Once again, the extraordinary still life rendered with virtuous skill to deceive the eye and subdue the mind of the observer, fulfills, as it usually happens in the youngish works of Caravaggio, semantically eruditely interconnected multi-levels.
If it is true that the young Milanese painter had stated that it does not take lesser expertise to represent fruit and flowers than to portray the heads of saints, then the strict hierarchy of pictorial genres inevitably codified and passively accepted by masters and grubbers is, from this moment on, proudly subverted: Bacchus’ intensely suggestive face and gaze are no more important than the cup of wine in blown glass that the god offers to the viewer, and the superb split pomegranate or the quince turgid, haloed of fig leaves, have the same dignity and personality of the young Olympic man on the back.
The crown of vine leaves adorning the head of Bacchus, partially reddened and spotted with brown, attest the inexorable intense activity of Time, accompanied by small bunches of black and white grapes, transparent metaphor of death and resurrection, clearly covers same status of interest of the divine character, in a game of references between truth and symbol that forces the viewer to not consider any lower or less valuable image than the other in the economy of the canvas, and to inaugurate a new and all-encompassing vision mode, more outrageous and more modern which has been passed down to us intact.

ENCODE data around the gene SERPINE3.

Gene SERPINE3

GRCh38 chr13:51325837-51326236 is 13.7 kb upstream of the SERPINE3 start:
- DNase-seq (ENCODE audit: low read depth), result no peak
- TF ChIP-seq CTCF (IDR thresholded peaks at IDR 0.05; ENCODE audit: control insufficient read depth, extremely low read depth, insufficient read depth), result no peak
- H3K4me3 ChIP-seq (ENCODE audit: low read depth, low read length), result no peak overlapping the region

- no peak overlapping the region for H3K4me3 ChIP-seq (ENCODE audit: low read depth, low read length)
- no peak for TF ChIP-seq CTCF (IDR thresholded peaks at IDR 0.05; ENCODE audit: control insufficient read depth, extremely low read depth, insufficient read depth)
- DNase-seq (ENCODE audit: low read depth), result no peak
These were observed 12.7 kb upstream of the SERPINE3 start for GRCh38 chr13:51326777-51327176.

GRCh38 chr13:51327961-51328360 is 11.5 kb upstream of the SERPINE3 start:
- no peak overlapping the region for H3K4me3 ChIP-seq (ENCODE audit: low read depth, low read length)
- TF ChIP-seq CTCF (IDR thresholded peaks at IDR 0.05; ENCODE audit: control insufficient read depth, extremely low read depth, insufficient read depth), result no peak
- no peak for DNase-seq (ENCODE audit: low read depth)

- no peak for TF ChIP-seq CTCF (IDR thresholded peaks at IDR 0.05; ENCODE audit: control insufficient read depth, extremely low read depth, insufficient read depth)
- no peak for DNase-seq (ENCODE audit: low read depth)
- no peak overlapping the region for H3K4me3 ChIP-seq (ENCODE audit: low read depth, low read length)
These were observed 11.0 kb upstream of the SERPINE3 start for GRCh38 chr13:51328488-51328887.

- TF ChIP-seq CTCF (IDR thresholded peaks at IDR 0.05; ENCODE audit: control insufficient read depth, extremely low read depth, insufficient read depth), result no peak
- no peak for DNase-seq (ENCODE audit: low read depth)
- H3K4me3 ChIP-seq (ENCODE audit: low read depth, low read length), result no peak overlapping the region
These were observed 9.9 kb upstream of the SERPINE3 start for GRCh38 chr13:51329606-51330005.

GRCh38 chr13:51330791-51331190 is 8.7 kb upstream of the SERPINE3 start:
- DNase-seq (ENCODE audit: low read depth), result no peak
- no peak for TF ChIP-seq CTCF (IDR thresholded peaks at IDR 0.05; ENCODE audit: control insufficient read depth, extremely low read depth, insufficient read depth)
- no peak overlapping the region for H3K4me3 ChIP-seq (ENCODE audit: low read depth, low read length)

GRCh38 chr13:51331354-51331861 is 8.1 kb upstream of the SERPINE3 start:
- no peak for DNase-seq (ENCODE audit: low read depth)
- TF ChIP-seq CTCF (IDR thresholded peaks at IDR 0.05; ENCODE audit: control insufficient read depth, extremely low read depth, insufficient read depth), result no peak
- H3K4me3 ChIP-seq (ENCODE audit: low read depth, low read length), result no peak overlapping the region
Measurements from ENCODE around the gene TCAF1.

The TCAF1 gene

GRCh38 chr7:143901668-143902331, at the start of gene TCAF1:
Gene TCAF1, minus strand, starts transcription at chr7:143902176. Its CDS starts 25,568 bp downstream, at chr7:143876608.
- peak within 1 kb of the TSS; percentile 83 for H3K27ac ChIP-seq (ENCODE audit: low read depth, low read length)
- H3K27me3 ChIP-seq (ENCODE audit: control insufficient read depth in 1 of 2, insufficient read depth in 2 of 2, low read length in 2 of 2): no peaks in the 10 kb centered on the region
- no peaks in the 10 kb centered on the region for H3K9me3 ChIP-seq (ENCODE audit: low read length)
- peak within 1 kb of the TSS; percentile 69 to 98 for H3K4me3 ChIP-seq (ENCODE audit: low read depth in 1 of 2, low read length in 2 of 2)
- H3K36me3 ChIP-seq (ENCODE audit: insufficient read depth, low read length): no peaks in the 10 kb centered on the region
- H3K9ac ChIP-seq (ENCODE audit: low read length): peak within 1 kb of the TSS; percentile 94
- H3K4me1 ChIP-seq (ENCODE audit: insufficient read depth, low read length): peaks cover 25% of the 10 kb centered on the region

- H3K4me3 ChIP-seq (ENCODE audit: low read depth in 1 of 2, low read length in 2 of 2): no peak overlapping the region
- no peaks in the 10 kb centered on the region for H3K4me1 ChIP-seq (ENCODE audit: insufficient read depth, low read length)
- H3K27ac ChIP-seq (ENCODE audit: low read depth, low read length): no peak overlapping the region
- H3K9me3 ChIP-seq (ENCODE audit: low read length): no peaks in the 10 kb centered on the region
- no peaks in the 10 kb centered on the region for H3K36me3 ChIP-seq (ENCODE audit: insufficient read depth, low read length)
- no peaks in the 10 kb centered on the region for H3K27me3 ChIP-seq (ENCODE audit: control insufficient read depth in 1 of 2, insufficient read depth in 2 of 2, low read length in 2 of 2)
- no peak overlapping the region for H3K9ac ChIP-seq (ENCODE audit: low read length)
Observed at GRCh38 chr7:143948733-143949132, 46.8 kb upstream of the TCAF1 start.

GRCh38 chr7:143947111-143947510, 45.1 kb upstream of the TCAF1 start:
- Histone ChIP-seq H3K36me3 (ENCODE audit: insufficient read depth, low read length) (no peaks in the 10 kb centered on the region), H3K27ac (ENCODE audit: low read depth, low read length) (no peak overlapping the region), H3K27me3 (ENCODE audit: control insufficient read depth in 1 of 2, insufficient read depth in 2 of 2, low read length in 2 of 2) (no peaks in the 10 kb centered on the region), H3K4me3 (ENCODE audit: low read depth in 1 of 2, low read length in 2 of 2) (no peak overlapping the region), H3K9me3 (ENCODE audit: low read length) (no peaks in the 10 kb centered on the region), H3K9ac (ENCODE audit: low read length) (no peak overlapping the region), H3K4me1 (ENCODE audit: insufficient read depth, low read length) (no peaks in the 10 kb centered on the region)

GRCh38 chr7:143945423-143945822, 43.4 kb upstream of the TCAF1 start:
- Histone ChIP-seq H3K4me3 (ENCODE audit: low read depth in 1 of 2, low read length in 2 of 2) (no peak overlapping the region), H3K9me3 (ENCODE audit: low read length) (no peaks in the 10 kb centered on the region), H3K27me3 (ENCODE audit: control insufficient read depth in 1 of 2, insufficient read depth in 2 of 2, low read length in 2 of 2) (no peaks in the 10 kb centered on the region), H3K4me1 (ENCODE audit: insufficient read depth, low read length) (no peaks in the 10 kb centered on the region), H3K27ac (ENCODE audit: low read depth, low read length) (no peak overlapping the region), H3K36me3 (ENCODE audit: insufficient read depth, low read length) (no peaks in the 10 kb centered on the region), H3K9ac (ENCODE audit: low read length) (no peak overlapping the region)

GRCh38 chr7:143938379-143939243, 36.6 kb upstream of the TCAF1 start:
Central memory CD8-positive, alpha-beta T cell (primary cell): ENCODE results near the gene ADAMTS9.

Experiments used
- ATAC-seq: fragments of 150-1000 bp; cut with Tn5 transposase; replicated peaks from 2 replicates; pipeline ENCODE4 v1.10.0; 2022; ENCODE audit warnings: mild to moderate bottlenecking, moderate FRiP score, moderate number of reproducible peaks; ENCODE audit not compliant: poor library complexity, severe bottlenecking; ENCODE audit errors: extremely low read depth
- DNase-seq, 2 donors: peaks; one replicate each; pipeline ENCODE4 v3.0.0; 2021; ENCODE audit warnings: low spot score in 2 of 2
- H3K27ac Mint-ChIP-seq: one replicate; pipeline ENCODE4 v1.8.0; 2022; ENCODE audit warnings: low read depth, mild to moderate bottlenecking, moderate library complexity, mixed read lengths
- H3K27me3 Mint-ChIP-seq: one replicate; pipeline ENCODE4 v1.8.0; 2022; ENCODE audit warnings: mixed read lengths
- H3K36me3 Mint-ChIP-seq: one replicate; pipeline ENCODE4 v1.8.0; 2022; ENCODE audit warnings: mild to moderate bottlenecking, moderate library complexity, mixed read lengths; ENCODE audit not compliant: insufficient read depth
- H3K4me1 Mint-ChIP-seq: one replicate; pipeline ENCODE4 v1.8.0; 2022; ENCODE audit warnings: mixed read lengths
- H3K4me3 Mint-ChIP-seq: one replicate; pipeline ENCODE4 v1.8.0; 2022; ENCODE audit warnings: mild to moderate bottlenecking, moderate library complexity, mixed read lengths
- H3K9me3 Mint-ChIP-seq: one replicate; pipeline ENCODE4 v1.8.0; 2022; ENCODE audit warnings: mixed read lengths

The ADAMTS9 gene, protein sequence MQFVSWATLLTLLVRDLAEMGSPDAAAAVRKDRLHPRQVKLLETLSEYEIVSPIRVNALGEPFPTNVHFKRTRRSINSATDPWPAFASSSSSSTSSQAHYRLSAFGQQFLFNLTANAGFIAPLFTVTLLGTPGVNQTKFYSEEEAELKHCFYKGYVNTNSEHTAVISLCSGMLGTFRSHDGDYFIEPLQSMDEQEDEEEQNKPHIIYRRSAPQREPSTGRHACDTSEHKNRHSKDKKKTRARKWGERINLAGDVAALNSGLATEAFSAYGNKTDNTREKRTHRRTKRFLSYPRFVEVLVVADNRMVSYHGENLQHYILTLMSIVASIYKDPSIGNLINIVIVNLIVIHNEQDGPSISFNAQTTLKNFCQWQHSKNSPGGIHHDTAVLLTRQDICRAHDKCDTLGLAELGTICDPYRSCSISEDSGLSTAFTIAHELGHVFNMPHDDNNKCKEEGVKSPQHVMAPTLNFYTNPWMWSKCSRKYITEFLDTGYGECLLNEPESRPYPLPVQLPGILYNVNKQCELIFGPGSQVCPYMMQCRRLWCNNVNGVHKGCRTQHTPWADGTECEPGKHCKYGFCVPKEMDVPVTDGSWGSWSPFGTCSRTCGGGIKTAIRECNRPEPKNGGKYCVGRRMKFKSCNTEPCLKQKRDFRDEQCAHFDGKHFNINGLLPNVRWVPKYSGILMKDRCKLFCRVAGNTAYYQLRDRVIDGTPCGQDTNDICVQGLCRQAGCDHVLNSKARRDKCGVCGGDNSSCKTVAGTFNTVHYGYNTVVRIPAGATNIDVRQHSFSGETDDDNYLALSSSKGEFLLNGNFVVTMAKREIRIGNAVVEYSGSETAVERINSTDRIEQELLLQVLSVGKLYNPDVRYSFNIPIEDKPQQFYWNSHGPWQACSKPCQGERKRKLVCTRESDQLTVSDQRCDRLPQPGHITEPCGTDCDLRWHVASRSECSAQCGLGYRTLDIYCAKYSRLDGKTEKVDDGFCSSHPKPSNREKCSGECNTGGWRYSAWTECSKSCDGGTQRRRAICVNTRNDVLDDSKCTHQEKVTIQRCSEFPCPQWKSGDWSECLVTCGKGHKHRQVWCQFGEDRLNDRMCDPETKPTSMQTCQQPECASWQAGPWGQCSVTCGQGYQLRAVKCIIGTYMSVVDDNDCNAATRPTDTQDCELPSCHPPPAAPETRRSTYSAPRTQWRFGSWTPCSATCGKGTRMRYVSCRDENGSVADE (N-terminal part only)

Fine allegory of at least four of the five senses, where the taste of the wine and of the fruit does not obscure the touch, with a perfect rendering of velvety meat and clear glass surfaces, and the deceitfulness of sight, by virtue of the three-dimensional peremptory of the whole construction, it does not surrender to the solicitation of the many olfactory scents, between sweet and spicy, evoked by pulpy apples, overripe pears and purple figs that overflow from the ceramic fruit bowl cleverly staged by Caravaggio, the picture is also a valuable Christological metaphor certainly appreciated and perhaps addressed by the same Cardinal Del Monte, almost a riddle framework in accordance with the erudite taste of the era.